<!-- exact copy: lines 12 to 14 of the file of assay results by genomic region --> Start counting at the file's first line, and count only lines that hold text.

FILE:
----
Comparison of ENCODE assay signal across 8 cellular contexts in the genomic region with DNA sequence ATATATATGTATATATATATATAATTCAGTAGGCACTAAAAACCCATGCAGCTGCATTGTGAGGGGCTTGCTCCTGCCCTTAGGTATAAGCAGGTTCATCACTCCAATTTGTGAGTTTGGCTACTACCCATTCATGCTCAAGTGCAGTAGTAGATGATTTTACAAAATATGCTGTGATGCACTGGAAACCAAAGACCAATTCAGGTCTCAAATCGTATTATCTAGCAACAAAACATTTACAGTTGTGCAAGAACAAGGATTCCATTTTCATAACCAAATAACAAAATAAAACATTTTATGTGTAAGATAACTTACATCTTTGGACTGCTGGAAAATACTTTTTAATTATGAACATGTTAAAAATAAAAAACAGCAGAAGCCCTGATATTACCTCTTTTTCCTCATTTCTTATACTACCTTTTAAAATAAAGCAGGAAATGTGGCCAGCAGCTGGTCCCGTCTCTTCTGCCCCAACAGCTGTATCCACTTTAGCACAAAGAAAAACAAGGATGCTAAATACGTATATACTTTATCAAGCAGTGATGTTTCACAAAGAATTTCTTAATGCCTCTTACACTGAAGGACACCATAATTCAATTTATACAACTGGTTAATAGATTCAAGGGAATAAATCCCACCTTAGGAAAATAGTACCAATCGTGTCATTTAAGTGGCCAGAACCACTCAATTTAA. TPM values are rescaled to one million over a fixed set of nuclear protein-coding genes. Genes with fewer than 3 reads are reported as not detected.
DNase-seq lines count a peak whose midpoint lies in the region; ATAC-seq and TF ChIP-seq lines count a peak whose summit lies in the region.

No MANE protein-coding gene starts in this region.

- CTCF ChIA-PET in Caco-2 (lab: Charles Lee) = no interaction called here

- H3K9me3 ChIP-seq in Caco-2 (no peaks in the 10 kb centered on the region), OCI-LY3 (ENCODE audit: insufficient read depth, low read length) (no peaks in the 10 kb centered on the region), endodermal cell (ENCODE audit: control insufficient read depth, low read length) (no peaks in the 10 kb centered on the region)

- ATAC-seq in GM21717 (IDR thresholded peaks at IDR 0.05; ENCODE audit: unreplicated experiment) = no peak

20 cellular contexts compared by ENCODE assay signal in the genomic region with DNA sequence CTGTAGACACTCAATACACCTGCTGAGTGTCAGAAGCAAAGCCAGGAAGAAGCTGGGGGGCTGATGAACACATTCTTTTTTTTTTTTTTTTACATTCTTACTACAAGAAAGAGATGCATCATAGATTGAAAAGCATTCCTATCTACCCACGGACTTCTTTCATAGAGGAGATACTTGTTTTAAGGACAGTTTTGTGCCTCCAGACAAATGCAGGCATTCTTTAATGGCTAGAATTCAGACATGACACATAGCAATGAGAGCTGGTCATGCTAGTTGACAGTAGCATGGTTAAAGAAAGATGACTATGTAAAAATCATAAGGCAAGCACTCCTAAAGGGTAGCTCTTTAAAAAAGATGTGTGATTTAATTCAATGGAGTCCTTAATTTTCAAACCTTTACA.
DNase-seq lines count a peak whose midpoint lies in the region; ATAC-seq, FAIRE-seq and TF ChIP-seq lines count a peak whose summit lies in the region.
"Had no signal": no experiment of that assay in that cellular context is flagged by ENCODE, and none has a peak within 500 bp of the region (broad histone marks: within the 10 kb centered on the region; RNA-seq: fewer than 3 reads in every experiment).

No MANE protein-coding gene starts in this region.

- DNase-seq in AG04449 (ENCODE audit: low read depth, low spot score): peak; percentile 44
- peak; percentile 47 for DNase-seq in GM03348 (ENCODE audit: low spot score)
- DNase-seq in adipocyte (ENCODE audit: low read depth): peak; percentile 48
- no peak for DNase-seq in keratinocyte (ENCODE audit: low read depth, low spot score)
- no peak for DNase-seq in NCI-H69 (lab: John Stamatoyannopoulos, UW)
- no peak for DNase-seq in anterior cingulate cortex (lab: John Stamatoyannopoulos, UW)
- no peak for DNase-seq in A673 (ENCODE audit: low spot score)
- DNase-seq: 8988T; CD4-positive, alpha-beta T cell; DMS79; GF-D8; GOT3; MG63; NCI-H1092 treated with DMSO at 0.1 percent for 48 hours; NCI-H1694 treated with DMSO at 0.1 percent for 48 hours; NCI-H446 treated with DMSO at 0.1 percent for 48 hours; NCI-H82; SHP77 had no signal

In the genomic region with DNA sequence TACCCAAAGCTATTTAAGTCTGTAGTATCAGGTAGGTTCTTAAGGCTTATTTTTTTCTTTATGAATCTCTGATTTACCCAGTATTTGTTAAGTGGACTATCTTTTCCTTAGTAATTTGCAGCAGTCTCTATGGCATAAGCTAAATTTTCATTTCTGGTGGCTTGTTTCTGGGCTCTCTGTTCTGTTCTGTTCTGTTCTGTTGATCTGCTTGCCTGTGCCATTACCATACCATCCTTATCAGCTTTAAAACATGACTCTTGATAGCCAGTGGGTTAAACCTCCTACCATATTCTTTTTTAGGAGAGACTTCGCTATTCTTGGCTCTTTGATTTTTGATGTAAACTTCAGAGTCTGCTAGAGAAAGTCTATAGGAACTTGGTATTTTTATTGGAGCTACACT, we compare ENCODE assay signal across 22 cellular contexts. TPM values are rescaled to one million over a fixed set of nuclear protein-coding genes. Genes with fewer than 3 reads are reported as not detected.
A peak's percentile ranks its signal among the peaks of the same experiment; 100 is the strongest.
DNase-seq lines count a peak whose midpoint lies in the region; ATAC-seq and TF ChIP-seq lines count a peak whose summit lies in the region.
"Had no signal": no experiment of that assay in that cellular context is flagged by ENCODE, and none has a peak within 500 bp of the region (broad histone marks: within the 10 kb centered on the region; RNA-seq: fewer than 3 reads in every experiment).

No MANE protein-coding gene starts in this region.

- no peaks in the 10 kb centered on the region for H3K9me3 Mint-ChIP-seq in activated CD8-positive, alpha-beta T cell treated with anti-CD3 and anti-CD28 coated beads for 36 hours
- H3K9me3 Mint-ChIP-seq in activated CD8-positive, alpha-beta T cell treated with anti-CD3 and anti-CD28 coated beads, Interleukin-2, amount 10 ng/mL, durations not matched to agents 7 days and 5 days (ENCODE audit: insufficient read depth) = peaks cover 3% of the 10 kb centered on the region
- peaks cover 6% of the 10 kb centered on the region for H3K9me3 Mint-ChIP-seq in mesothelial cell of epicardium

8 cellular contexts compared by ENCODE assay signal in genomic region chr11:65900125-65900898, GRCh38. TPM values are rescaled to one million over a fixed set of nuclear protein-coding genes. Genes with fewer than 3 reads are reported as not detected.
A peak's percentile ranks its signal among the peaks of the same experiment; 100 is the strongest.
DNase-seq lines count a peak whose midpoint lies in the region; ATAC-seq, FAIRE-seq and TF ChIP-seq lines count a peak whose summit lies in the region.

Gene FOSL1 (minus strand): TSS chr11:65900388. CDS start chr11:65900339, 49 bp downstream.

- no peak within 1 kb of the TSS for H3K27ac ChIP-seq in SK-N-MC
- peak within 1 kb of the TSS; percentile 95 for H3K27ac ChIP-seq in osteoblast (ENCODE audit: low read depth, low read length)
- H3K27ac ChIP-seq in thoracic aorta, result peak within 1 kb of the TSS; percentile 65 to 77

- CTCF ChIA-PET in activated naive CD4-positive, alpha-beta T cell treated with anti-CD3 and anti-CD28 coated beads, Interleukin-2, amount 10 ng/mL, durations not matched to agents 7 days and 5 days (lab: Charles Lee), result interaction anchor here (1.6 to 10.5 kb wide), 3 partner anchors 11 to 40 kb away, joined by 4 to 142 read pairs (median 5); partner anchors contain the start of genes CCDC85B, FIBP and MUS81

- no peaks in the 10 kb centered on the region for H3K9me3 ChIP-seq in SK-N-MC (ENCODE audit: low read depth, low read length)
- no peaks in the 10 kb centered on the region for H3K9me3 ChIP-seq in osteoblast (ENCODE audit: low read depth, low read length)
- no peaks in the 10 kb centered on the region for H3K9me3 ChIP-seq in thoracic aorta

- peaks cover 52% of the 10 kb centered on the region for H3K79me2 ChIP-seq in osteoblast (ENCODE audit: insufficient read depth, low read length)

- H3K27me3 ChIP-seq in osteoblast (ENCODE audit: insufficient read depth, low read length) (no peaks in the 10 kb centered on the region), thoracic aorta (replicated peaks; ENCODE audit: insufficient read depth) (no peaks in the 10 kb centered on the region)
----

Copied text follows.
- peak; percentile 47 for DNase-seq in GM03348 (ENCODE audit: low spot score)
- DNase-seq in adipocyte (ENCODE audit: low read depth): peak; percentile 48
- no peak for DNase-seq in keratinocyte (ENCODE audit: low read depth, low spot score)